Minnesota - 15658
Arkansas – 10194
North Dakota – 1902
South Dakota – 2771
Nebraska – 2094
Oklahoma – 12020
Montana – 1759
Wyoming – 1282
Colorado – 25021
New Mexico – 6156
Idaho – 2243
Nevada – 8408
Utah – 14292
Arizona – 16363
Alaska – 1946
Washington (state) – 23563
Oregon – 11258

That’s 35 states plus DC recording highest-ever numbers of daily reported cases (7-day average) of COVID. Most other states have experienced record highs within a week or so.

The US as a whole records 950089 cases yesterday (7=day average), another world record.

I’m going to pull a quote from this article, as it got largely ignored yesterday:

… The Associated Press has recently told its editors and reporters to avoid emphasizing case counts in stories about the disease. That means, for example, no more stories focused solely on a particular country or state setting a one-day record for number of cases, because that claim has become unreliable.

There’s a shift afoot regarding how raw case counts should and will be reckoned. The impact of this shift is yet to be determined.

They certainly have a point. Different sources give different numbers (as people keep pointing out to me), and trying to compare numbers from two different sources is pretty hopeless. And no one doubts that there are lots of underreported cases.

But I’ve been sticking to the same metric throughout - seven-day averages of daily reported cases as generated by Johns Hopkins (however they make their determination). They, at least, ought to be consistent in their methodology, and one ought to be able to compare their results with those from some other date. But I make no claims about comparing these to data generated elsewhere. In short, I think these daily record highs I’ve been reporting have some value in observing the trends.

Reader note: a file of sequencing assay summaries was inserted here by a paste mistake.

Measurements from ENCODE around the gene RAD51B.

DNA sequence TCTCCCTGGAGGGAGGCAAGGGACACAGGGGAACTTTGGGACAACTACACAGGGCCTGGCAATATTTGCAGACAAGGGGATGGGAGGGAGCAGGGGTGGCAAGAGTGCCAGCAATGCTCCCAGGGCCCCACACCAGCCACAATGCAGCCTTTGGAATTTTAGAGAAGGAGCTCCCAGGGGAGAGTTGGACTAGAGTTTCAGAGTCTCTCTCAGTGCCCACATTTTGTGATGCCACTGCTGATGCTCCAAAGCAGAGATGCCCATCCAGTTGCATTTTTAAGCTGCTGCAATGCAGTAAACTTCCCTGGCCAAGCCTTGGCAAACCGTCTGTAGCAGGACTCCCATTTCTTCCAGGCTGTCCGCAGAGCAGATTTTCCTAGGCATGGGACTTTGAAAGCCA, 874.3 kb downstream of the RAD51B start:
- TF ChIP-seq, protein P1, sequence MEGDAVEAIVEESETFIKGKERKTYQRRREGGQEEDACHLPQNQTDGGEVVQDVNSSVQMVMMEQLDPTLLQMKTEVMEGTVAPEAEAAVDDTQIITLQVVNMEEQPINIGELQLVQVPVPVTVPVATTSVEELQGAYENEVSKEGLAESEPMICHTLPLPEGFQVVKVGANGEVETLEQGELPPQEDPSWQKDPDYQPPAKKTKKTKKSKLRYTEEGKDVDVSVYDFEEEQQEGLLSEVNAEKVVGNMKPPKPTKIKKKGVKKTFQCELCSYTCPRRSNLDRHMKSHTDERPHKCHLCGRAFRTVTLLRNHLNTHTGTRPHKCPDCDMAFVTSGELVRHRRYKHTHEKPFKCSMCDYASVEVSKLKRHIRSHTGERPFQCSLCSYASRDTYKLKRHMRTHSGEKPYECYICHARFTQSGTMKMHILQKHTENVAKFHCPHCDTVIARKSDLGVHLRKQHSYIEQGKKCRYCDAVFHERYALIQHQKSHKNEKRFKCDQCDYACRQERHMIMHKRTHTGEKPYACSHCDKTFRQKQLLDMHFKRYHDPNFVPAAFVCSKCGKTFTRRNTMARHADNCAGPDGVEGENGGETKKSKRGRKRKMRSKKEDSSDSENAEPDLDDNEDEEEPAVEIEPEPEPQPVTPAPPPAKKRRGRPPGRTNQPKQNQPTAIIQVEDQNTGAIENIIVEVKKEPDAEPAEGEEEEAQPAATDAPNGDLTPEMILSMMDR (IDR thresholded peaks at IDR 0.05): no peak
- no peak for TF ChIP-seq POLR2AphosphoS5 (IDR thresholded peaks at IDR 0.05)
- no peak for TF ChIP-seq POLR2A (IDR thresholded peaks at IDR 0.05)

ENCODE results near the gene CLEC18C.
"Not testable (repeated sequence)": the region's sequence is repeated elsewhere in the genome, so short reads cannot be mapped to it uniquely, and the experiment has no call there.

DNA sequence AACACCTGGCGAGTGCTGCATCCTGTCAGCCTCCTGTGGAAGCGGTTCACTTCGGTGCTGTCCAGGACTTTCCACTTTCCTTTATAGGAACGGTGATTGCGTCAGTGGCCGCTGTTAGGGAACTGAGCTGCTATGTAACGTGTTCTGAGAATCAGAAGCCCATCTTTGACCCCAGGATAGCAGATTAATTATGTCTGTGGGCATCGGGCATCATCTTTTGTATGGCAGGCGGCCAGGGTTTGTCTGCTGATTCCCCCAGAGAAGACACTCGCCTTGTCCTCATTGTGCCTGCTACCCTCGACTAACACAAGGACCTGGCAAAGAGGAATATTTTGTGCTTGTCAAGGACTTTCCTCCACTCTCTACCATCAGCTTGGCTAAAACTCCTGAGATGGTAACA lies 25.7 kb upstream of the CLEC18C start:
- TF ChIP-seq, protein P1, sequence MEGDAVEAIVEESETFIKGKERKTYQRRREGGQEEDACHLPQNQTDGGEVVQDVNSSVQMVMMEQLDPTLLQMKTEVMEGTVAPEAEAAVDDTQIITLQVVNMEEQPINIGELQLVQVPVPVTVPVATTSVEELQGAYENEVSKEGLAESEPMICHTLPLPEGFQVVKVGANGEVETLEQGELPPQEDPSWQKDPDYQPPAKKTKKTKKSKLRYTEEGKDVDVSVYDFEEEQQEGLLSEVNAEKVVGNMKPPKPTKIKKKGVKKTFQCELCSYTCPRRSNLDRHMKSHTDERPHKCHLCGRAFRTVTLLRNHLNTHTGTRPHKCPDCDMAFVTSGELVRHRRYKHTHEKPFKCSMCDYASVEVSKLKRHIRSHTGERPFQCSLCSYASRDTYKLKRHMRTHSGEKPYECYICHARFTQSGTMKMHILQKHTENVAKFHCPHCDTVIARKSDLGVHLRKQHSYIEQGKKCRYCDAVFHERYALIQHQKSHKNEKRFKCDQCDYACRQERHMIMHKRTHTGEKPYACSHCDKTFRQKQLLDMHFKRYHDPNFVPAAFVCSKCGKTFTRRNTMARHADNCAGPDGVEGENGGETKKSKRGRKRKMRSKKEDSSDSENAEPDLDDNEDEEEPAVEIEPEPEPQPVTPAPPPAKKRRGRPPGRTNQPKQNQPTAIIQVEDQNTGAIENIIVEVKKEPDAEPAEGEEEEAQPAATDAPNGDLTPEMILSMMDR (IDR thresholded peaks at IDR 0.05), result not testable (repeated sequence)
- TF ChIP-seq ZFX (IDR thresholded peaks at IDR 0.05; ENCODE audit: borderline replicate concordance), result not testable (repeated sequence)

And the biggest point – the reason I’m reporting this in the first place – is that we won’t have the numbers under control until no state is reporting a new record high for several days running. The fact that we’re getting new record highs (often for several days from the same state) indicates that we’re nowhere near this point. I had stopped reporting for weeks on end when we were at the lulls during the summer.

Just as an aside … how do you get the 7-day case averages on Johns Hopkins? I didn’t have any problem navigating to the page below (and I saw the red-&-pink-squares map on the way there), but I don’t see where “7-day average” is explicitly indicated the way, i.e., Worldometers does.

EDIT: And as I post the link … the parenthetical “7-Day Moving Average” message pops up. Is that the Johns Hopkins site default setting? Compare with Worldometers, where users have to explicitly set the graphics to display raw counts of “Daily Cases” vs “7 Day Moving Average”.

Dickered around on Johns Hopkins and stumbled onto this – the graphics make more sense now:

I’m guessing it’s actually January~otherwise I’ve just done a big Rip Van Winkle.

Arizona in hot water with the Feds again:

The Biden administration on Friday threatened to rescind millions of dollars in federal coronavirus aid for Arizona, accusing the state of using the funds to undermine efforts to stop the spread of the virus.

Republican Gov. Doug Ducey’s office has 60 days to either change two federally subsidized state school programs totaling $173 million, or redirect the money toward “eligible uses,” the Treasury Department said in a letter.

If Arizona fails or refuses to comply with Treasury’s demands, the Biden administration may claw back that stimulus money and withhold a second tranche of pandemic relief funding, Treasury said.

Here’s some news:

This next part is great:

324,056,386 total cases
5,546,754 dead
265,270,133 recovered

In the US:

66,140,710 total cases
871,518 dead
42,996,672 recovered

Yesterday’s numbers for comparison:

In case you thought it was over: